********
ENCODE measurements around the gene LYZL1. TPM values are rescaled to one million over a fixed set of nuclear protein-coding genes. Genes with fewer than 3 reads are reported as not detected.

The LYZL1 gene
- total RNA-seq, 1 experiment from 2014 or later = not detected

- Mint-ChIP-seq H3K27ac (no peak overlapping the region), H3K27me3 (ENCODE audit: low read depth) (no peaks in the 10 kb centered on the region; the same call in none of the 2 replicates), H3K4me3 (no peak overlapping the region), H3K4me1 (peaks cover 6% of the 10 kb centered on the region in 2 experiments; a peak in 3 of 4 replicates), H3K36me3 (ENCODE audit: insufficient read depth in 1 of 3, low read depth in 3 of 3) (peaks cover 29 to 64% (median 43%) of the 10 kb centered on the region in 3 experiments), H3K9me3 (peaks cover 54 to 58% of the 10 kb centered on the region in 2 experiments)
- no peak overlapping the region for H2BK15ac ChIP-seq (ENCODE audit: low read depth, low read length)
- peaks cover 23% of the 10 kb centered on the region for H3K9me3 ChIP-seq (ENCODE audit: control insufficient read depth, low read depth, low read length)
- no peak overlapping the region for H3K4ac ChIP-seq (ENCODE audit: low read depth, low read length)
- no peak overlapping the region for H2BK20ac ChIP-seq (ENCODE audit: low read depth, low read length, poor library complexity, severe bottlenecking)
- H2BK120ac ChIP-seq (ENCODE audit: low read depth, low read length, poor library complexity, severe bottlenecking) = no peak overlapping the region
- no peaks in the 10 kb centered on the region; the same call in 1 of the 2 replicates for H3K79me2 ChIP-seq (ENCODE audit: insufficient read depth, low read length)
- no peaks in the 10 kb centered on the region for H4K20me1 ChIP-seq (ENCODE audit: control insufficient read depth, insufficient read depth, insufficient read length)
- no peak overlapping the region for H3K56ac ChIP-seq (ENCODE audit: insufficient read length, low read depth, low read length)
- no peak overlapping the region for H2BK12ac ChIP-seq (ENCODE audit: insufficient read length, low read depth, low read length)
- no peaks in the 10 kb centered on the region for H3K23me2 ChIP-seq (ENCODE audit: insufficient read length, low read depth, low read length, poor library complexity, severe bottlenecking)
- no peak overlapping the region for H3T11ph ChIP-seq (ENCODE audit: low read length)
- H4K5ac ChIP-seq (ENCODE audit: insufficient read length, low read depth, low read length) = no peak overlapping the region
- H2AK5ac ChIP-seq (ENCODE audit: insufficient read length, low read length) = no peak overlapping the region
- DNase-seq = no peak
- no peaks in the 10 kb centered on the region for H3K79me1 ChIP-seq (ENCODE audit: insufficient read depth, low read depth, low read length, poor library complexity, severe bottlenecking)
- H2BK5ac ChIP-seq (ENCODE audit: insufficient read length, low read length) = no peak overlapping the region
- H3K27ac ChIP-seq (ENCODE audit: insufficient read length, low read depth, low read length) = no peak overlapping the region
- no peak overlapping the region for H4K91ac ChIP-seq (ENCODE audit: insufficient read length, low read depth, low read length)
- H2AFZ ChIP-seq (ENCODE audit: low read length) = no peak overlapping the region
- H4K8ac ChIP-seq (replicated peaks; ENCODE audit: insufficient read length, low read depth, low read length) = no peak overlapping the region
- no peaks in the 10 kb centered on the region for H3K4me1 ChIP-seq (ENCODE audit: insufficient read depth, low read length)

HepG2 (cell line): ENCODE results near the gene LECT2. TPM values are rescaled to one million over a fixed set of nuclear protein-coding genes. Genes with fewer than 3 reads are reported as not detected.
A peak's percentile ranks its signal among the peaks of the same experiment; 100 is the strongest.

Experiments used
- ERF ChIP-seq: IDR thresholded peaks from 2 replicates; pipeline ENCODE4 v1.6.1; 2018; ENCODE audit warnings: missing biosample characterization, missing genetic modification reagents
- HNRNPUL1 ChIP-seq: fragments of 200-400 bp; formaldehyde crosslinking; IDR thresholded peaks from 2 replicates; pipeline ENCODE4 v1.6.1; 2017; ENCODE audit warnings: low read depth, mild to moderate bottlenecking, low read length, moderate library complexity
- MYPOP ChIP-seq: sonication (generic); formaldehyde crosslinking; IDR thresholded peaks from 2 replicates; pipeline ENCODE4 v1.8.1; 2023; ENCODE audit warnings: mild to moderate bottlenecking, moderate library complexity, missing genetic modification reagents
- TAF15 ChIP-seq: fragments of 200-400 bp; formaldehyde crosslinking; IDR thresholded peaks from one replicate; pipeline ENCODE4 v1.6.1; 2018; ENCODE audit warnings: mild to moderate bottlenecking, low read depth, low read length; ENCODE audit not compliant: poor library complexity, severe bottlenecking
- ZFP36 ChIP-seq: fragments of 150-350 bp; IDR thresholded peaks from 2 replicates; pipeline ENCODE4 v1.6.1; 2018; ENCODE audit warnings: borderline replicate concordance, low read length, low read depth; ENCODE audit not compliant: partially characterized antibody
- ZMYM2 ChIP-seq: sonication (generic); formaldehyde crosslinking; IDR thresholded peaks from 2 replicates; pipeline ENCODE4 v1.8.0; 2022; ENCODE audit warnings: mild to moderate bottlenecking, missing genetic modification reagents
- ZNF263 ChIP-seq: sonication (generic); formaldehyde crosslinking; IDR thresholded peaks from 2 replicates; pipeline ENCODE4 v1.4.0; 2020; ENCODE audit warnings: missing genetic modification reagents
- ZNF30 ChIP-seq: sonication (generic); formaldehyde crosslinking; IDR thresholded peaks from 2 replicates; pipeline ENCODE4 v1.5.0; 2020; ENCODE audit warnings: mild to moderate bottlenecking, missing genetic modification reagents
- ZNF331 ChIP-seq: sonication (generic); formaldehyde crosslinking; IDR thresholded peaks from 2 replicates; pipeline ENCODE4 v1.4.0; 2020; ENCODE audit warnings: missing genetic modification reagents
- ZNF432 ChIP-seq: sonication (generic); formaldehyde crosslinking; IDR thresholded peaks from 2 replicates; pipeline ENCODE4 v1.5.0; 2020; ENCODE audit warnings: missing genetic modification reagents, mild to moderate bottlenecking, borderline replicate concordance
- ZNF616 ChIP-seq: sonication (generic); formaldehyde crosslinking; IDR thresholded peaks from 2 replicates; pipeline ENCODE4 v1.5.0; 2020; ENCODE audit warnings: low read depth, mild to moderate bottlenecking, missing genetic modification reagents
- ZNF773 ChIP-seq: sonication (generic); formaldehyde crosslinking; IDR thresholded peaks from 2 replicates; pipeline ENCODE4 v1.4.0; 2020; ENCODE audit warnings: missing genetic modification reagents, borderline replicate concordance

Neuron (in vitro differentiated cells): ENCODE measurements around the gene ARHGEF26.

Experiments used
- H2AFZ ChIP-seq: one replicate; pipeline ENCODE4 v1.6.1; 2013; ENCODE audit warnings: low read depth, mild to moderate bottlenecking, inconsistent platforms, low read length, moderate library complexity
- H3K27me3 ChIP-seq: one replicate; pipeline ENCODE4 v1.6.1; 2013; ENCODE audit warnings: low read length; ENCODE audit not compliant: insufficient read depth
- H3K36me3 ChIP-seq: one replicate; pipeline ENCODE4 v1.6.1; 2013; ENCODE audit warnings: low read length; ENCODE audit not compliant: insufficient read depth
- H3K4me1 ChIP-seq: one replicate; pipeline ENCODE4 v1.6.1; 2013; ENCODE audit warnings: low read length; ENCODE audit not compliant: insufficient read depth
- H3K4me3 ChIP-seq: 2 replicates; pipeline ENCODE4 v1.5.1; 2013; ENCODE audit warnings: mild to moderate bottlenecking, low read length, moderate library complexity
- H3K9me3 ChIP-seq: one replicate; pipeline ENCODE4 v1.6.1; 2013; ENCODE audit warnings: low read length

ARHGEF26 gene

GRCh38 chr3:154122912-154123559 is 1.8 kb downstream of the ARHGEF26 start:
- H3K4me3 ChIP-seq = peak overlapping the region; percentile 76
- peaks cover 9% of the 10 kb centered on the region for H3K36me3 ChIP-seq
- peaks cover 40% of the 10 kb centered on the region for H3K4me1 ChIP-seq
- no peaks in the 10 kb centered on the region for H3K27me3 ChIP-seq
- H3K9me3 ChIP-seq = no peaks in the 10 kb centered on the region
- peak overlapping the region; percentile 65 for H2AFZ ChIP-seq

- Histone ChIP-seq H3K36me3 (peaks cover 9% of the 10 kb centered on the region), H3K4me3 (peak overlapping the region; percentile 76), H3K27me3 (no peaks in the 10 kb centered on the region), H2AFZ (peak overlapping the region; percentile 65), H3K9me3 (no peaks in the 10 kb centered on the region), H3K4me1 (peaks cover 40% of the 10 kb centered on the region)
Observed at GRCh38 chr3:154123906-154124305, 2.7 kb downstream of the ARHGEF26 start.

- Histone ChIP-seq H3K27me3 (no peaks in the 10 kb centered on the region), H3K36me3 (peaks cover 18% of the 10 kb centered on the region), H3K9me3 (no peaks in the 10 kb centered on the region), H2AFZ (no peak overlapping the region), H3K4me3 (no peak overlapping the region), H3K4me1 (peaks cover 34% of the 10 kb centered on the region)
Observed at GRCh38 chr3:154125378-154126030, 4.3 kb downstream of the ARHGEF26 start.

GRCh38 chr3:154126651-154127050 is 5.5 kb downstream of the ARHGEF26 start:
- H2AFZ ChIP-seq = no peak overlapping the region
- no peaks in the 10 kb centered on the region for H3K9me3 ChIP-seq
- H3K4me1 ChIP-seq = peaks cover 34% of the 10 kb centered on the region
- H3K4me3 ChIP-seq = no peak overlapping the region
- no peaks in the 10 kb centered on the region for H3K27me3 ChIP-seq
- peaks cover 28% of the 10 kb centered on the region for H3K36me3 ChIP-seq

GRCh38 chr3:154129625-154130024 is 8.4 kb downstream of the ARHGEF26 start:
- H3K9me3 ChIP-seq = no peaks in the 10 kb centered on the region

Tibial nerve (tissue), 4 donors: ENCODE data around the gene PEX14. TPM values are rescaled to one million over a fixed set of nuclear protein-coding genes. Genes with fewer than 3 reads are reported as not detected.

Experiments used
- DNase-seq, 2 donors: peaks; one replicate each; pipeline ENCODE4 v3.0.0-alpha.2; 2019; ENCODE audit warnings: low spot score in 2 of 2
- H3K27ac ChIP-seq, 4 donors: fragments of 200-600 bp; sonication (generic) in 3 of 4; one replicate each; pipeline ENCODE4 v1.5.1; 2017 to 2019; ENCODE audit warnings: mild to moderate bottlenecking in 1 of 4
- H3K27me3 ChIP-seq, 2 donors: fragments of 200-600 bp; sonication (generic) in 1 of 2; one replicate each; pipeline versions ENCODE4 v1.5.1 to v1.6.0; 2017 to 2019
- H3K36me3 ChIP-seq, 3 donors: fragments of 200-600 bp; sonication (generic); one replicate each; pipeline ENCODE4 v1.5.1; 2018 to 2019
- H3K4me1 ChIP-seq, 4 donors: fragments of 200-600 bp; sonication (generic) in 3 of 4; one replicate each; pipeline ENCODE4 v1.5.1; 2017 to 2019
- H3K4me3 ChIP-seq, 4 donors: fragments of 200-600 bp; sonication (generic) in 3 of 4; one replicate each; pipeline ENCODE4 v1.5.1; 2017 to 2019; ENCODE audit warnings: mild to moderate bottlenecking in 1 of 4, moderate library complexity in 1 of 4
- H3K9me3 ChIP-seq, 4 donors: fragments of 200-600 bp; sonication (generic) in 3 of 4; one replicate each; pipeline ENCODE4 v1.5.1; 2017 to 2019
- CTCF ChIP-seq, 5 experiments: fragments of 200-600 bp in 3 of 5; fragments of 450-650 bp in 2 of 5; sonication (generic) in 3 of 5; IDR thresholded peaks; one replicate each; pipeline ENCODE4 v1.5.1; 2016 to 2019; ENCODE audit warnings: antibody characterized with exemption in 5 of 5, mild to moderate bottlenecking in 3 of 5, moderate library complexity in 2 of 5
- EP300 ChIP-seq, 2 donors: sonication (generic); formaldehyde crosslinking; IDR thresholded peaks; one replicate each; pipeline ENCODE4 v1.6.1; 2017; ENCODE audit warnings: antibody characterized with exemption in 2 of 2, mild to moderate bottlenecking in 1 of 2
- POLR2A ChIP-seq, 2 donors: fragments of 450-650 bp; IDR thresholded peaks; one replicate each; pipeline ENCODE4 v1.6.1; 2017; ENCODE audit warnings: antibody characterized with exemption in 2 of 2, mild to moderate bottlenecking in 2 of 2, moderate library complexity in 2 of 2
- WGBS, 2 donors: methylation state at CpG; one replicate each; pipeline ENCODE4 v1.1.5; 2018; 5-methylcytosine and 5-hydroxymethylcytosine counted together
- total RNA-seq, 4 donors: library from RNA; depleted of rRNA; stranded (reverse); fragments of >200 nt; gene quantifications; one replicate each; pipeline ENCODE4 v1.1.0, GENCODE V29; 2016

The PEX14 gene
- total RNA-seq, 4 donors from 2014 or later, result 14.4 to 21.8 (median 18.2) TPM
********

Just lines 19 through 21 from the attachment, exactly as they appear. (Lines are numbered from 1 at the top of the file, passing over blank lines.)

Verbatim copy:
- no peaks in the 10 kb centered on the region for H3K79me1 ChIP-seq (ENCODE audit: insufficient read depth, low read depth, low read length, poor library complexity, severe bottlenecking)
- H2BK5ac ChIP-seq (ENCODE audit: insufficient read length, low read length) = no peak overlapping the region
- H3K27ac ChIP-seq (ENCODE audit: insufficient read length, low read depth, low read length) = no peak overlapping the region